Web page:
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September 09, 2009
October 09, 2009
We asked a few experts to weigh in on our new study, "Do High Flyers Maintain Their Performance: Performance Trends of Top Students," as part of an online forum we'll be hosting on Flypaper over the next couple days. Here is a guest post by Frederick M. Hess of the American Enterprise Institute.
These results are distressing, but not surprising. As I note in my forthcoming essay "Our Achievement Gap Mania" (appearing Wednesday in National Affairs), the past decade's relentless focus on "gap-closing" has pushed all other considerations to the periphery. We have to make choices, but self-interest and a proper respect for all children demands that we wrestle at length with how we prioritize the needs of some kids over those of others. Yet "gap-closing" has become a reflexive, bipartisan project. Would-be reformers talk of little else and to even question the priorities of gap-closing is to be, at best, deemed ill-informed and, at worst, branded a racist.
Gap-closing has become the lexicon of federal officials and funders, of advocates and analysts. It has fueled funding priorities, shaped federal programs, driven policies, and informed practice. It has had real consequences and now we see, thanks to the careful efforts of Xiang et al., that some of these are problematic. (I'm curious what the results would have been if Xiang et al. had been able to examine the growth of high-flyers in subjects like science or foreign language instruction?and not only in the prioritized areas of math and reading.)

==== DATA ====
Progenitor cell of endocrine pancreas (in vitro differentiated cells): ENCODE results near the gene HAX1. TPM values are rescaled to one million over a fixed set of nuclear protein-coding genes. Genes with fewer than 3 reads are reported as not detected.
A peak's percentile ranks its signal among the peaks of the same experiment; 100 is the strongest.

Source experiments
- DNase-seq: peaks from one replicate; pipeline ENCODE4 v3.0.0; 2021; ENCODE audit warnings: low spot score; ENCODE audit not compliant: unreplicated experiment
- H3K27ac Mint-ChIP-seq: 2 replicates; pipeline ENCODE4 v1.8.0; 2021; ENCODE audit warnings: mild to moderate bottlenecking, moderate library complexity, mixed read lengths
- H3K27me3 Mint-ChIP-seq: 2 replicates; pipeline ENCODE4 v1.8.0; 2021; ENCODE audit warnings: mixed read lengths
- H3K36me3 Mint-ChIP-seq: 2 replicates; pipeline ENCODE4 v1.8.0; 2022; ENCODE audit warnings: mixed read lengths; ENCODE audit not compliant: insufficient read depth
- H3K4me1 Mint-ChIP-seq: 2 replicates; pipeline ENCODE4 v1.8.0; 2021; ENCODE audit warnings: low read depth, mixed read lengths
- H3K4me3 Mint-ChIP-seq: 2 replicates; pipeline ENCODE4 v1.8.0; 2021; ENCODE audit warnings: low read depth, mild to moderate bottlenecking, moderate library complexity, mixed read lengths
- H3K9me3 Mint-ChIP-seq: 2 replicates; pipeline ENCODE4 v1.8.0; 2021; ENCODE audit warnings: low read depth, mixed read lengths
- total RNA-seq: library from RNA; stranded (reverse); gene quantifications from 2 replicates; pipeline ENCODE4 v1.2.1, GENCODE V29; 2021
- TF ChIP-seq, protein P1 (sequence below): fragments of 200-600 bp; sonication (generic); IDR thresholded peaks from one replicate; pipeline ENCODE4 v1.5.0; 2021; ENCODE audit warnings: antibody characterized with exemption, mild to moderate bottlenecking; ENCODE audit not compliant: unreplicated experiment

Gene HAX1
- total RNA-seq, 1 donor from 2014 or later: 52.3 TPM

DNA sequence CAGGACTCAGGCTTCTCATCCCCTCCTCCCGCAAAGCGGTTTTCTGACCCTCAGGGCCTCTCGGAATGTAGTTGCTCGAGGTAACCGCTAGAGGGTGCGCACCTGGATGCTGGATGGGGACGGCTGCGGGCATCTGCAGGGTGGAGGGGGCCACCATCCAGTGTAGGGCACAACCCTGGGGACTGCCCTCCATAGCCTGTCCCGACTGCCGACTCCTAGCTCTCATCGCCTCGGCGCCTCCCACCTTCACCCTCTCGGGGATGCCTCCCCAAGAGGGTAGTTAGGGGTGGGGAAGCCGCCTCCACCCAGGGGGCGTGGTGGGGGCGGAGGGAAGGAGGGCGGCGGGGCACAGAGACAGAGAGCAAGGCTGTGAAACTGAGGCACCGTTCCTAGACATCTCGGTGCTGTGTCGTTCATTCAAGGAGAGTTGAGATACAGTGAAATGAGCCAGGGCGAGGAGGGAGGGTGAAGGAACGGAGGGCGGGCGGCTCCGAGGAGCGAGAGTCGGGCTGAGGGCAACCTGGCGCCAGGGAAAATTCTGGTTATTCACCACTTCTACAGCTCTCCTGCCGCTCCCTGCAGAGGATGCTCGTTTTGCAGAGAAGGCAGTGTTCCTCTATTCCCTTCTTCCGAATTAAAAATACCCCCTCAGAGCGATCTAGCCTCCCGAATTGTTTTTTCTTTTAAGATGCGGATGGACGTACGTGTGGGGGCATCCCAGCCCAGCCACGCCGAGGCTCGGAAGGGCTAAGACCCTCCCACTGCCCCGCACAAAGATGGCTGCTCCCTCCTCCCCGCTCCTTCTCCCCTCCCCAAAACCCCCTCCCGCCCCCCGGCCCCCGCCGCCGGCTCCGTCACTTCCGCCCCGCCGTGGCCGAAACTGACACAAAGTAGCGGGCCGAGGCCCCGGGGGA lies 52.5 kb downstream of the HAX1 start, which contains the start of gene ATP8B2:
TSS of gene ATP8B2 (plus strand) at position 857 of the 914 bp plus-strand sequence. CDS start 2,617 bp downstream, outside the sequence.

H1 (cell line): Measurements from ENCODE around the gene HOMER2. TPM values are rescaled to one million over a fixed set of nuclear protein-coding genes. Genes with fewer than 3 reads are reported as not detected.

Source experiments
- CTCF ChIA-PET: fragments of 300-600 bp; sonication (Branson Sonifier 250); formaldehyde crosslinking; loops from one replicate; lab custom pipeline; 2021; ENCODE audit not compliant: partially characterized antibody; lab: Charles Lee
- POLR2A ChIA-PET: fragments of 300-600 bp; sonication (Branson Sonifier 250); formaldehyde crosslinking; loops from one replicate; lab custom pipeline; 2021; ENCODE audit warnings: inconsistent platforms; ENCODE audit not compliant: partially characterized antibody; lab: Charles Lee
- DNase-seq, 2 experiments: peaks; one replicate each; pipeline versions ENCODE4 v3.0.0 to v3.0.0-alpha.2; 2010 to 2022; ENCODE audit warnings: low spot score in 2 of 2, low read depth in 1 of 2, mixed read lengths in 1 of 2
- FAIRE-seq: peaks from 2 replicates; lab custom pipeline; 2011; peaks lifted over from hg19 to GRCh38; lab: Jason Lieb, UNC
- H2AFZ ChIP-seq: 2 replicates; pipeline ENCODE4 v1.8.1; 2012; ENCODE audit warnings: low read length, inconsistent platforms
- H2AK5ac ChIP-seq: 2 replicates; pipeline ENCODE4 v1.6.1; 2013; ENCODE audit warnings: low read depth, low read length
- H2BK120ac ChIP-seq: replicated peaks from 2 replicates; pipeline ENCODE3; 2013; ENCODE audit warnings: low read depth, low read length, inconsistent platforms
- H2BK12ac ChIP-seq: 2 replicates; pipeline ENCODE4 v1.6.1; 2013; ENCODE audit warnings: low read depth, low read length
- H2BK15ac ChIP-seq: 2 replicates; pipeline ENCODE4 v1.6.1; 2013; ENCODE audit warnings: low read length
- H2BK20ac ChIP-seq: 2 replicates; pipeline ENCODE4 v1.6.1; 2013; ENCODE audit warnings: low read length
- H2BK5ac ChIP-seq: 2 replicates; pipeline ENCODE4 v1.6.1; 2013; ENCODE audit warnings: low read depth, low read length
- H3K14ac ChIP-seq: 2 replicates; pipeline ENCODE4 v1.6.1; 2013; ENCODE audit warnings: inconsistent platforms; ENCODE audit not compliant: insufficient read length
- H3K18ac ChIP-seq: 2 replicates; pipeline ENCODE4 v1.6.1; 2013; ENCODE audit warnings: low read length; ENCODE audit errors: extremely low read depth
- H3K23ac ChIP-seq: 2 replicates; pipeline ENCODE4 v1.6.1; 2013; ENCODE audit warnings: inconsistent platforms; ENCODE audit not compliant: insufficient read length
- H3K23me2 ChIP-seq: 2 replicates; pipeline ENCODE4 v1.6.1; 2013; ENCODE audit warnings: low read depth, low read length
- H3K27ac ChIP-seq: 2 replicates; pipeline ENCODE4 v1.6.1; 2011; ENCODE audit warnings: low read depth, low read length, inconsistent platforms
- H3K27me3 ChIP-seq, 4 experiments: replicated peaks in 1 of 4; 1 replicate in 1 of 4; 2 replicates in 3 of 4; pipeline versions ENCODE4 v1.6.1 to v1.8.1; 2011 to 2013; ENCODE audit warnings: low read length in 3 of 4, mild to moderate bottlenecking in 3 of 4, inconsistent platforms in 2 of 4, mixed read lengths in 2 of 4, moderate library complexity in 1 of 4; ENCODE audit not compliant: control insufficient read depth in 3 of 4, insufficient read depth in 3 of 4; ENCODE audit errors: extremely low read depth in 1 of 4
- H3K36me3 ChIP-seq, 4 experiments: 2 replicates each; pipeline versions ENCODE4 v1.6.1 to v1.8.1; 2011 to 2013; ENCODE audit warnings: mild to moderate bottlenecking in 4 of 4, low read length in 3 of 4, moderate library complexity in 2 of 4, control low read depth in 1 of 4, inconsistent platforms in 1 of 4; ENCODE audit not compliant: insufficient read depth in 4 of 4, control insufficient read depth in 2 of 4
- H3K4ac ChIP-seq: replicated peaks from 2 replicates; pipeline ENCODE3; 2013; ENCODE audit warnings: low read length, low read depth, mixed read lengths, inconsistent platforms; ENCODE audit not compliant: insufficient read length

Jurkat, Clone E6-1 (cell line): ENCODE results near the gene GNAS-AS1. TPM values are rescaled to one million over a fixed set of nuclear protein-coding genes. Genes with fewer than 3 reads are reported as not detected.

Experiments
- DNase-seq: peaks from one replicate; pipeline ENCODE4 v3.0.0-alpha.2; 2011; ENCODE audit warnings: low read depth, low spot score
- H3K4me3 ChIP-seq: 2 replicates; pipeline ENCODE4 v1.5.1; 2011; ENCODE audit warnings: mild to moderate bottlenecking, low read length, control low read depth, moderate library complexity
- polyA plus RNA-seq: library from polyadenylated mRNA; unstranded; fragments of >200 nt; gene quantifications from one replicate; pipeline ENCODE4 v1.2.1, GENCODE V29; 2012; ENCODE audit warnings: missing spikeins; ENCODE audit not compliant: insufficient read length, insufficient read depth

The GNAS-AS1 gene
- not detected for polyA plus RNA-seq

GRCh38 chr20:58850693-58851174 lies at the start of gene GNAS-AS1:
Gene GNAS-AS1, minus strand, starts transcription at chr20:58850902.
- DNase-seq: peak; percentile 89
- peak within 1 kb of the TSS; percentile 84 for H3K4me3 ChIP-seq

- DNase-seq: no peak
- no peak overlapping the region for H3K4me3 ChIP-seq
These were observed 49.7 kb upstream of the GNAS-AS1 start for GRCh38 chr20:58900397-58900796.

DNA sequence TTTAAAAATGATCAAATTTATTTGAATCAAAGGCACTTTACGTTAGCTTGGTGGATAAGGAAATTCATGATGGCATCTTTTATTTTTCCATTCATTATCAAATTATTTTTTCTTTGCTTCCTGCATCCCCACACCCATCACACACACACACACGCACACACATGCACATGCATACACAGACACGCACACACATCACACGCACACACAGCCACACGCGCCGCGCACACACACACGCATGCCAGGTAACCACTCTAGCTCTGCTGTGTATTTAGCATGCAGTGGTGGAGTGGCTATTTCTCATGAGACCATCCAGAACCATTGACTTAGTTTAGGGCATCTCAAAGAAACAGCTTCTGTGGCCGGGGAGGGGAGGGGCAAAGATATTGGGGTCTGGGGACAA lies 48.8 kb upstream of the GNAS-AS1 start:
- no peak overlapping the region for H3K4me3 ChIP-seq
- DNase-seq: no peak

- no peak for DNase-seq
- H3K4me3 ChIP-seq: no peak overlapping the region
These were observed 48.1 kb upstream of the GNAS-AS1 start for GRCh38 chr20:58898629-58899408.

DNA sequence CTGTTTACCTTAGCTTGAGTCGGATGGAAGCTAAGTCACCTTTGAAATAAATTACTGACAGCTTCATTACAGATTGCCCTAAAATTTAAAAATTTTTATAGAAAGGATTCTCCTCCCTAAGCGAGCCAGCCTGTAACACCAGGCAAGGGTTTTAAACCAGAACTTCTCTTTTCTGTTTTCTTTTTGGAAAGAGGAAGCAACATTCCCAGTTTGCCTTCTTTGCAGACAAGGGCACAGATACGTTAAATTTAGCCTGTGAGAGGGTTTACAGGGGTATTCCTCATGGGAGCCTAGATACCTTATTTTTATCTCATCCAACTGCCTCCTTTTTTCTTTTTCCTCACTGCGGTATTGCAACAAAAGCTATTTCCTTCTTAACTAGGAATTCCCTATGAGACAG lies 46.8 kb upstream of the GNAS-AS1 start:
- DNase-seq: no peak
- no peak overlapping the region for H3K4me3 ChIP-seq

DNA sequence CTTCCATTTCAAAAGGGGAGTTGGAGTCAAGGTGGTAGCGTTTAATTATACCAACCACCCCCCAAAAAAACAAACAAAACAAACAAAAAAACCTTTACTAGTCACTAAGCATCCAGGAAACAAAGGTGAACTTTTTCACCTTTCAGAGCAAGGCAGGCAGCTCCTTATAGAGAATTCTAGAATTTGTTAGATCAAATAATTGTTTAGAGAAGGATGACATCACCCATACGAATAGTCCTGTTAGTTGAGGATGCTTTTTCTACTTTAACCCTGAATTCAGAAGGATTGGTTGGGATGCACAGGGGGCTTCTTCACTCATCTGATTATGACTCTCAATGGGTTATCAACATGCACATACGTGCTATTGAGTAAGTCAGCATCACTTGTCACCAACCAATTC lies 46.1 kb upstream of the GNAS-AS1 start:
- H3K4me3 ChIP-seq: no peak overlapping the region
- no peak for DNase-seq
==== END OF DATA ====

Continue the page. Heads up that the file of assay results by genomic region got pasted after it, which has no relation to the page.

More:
[pullquote]The real problem has been the unwillingness of gap-closers to acknowledge the costs of their agenda or its implications.[/pullquote]
The results of our monomaniacal focus on "gap-closing" have been predictable. Teachers have told pollsters that they devote vastly more attention to students who are struggling, even though they suggest that their own moral compass dictates that all students are entitled to an equal share of their time and energy. School districts have zeroed out science labs and language instruction in order to free up time and money for remedial instruction in reading and math. Research and new school models focus on finding ways to help at-risk or poor-performing students become proficient in reading and math; with comparatively little attention to the needs of more advanced students.
Now, let's be clear. The legacy of achievement gap mania isn't necessarily undesirable. Focusing on the neediest students is admirable, as far as it goes. With limited time, talent, and resources, we can't do everything?and it's not unreasonable that some think our priority in every case should be the most in need. (I disagree with the premise, as I argue in National Affairs, because I don't think the gap-closing stance is especially compelling in terms of schooling, policy, politics, or moral philosophy, but I certainly grant that it's a defensible stance). The real problem has been the unwillingness of gap-closers to acknowledge the costs of their agenda or its implications. The NWEA team is to be congratulated for making clear the costs and implications of this effort, and for posing squarely the thorny, unpleasant questions that would-be reformers have consistently sought to avoid.